Rank Hovis has launched a new flour variant Hovis Multiseed which has been developed to meet growing consumer demand for seed and grain products. A blend of seeds and wheatgerm, the new variant is suitable for the production of tinned or handcrafted breads and rolls.Its launch will also support the Royal British Legion Poppy Appeal, as Rank Hovis will donate a proportion of the profit from each sale of the product to the appeal. Rank Hovis will also encourage its customers to make a donation to the Royal British Legion Poppy Appeal for each Multiseed loaf sold.Sara Reid, marketing manager, said: “We have used our milling experience to create a unique grade of flour with a blend of five seeds and cooked germ.”Customers also have the opportunity to use bespoke Hovis bread tins and receive promotional point-of-sale material.Hovis Multiseed is available in 16kg bags.www.rankhovis.co.uk
Reid’s bakery of Thurso, Caithness, Scotland has won first prize in the New Products category in the Highlands and Island Awards.The family retail and wholesale business won the award for a new range of five biscuits and five loaf cakes.The winning range included Viking Fruit Cake made with free range eggs and spices and Crofters Cake made with lemon and sultanas. Biscuits included Oat and Honey, and Treacle and Toffee, which haspreviously won a Gold Star at the Great Taste Awards.The family business employs 30 people and customers include supermarkets and hotels. Director Donald Reid’s grandmother began baking biscuits and cakes over 100 years ago. Donald’s wife Joyce and sons Gary and Graeme are all in the business.
Retail property values have fallen by 16% compared to their peak in the fourth quarter of 2007, according to brokers Christie + Co’s latest Business Outlook publication.The annual publication, which uses average price information derived from retail transactions brokered by the company, showed that average retail property prices for 2009 dropped by 9.8%, compared to a decline of 6.5% in the previous year.Tony Evans, head of retail at Christie + Co, said: “The retail sector, like all sectors, has not been immune to the economic downturn. However, it has remained more robust, with property values falling less than in other markets. The recession has undoubtedly changed the way that we shop, with the acceleration of long-running trends, such as discounting and the introduction of value ranges.”The report predicts that the next 12 months will bring further downward pressure on gross profit margins, continued growth of on-line shopping, the introduction of further value ranges and more consolidation across the sector.David Rugg, chairman, added: “Although trading conditions proved tough across all sectors, operators successfully mitigated losses by focusing on reducing costs and providing value for money goods and services. It is worth noting that most of the business failures in our sectors were due to overleveraging, or unsustainable rent commitments, rather than as a result of poor trading.”
Consumers still balk at the price of organic food, a new report from YouGov SixthSense reveals. Price remains a strong deterrent, with 58% of UK consumers stating that they avoid purchasing organic foods, because of perceived high prices.Around one in four consu-mers also abstain from eating organic because they do not believe it has any benefits over non-organic food. The report also revealed that 13% of UK consumers would only buy organic foods if they were locally sourced, while the same percentage said they would buy organic only, despite the issue of cost. Organic-only consumers were found to be predominantly affluent, Londoners, women aged 25 and over, educated, home-owners and in one-person households. Forty-two percentof consumers said they would buy more organic if they could afford it.”There is a notable level of consumer disdain directed towards organic and those who engage in the organic lifestyle, as one in five consumers believe that organic products are used as status symbols,” commented James McCoy, research director for YouGov SixthSense. “For many, organic foods occasion a feeling of insecurity with 14% of consumers saying they feel “guilty” for not buying enough organic products.”l The online survey (August 2010) was carried out on 2,168 UK adults aged 16+.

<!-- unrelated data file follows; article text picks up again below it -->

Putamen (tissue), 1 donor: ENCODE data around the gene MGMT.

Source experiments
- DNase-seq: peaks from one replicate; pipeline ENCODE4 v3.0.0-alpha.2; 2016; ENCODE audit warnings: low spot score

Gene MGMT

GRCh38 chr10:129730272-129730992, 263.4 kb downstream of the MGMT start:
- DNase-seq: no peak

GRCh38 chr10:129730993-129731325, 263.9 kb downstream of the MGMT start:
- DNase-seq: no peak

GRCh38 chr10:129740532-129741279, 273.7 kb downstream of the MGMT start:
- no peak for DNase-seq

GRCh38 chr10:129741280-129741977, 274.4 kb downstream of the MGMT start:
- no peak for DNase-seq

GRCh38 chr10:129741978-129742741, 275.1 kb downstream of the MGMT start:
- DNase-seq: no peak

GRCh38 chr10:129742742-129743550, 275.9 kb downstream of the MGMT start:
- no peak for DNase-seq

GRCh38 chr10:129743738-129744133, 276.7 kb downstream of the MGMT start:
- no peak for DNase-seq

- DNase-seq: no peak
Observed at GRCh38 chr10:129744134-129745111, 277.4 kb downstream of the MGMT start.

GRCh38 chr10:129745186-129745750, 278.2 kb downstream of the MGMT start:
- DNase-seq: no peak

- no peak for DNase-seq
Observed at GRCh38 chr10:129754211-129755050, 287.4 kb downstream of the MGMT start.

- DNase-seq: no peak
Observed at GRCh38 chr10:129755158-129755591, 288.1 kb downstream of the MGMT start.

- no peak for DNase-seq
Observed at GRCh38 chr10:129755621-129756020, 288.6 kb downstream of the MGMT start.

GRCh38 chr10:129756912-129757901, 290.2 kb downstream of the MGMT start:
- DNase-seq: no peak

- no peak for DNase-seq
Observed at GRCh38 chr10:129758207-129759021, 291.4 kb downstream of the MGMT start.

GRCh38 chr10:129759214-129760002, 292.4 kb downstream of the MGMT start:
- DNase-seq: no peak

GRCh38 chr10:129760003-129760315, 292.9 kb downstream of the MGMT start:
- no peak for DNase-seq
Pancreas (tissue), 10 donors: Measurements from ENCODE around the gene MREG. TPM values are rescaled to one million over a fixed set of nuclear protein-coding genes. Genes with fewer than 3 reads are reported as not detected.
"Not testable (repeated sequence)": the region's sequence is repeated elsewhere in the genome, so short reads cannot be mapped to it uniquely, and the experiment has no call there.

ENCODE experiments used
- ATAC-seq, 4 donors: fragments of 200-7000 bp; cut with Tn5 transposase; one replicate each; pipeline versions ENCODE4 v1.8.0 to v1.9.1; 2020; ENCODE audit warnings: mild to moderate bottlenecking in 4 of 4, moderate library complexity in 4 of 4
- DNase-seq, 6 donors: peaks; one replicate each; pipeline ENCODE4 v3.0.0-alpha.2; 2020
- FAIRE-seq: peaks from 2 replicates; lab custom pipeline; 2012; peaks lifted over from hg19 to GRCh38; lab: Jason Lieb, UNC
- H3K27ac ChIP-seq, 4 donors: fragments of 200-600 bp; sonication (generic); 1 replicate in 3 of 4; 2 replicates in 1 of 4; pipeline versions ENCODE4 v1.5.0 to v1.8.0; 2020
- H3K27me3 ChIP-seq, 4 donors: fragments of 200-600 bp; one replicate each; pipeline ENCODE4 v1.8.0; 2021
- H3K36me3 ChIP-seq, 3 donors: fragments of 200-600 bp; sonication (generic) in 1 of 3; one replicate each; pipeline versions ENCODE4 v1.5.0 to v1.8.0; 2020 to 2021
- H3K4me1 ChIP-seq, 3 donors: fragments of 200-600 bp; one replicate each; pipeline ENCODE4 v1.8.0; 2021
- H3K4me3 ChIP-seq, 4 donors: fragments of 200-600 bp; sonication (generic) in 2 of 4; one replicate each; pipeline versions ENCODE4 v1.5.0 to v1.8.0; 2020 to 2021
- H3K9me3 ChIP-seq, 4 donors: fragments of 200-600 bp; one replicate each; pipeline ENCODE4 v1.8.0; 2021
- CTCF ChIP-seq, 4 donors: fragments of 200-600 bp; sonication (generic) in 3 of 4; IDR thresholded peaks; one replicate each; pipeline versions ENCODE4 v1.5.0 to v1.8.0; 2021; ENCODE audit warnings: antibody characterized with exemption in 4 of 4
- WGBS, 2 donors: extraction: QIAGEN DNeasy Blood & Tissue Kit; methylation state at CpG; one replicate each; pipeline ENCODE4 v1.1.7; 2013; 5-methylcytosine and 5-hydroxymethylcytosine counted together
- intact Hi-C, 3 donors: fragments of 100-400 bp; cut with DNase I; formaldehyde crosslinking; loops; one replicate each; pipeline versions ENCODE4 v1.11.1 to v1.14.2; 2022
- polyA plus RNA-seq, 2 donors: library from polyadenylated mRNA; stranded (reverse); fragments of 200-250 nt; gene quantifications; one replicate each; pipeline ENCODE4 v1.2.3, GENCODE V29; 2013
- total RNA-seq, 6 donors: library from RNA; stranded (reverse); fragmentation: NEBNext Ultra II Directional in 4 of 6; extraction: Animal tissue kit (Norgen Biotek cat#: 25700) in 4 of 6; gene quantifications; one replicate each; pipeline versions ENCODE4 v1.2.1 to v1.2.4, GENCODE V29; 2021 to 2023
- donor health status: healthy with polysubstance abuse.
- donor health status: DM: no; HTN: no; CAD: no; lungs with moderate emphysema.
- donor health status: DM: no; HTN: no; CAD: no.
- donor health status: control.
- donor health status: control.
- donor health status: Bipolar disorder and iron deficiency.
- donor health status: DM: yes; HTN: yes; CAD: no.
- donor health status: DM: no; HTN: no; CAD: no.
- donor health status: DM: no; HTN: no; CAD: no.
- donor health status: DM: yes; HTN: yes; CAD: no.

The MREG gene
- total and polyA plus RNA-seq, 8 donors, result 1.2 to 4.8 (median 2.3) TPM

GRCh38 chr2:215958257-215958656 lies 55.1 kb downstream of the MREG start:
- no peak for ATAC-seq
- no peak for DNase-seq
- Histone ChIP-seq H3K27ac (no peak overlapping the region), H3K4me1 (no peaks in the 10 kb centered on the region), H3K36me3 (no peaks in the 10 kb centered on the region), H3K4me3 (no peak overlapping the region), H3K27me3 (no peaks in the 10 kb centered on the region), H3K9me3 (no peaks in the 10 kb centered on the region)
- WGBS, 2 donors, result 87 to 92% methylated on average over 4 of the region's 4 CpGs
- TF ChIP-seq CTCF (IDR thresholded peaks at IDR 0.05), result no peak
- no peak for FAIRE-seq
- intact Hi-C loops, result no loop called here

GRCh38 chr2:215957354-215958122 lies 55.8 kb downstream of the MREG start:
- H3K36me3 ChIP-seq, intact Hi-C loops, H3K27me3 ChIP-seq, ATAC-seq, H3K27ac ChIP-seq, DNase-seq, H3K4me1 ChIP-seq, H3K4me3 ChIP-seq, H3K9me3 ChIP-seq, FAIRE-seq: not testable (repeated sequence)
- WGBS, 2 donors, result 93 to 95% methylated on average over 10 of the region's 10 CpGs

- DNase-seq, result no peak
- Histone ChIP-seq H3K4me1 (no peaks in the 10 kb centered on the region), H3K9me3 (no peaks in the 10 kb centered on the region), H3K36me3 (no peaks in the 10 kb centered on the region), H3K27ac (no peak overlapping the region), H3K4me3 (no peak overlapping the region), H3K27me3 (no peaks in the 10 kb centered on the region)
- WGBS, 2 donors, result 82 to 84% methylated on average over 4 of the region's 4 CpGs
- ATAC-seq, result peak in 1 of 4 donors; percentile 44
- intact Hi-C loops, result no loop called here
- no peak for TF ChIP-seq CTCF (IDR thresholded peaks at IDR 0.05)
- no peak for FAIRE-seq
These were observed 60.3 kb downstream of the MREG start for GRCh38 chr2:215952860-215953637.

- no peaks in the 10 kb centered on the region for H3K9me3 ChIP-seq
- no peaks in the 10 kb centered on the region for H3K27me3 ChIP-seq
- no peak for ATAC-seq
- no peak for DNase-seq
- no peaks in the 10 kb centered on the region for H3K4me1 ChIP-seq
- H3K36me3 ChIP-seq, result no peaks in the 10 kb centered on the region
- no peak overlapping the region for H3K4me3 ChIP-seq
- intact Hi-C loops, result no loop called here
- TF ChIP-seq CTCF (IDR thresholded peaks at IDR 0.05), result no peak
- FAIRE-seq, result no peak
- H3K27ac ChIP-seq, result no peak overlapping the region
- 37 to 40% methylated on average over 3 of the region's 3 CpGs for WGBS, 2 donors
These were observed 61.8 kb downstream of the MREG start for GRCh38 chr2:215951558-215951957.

Food companies are setting themselves more ambitious green challenges as part of the Food and Drink Federation’s (FDF) environmental strategy.The FDF has updated its Five-fold Environmental Ambition, launched in 2007, which targets carbon reduction, waste to landfill, packaging reduction, water efficiency and transport miles. Its five new principles include raising its 2020 CO2 reduction target from 30% to 35%. Outgoing FDF president Ross Warburton said: “More will need to be produced with less – and with less impact – if we are to ensure sustainable food and drink production at the heart of a strong, internationally competitive low-carbon UK economy.” Warburtons has set new energy efficiency targets and efforts include diverting spoiled dough and bread from landfill to animal feed, and trialling increased oven insulation and reuse of heat technologies. Jim Moseley of General Mills takes over as president of the FDF in January.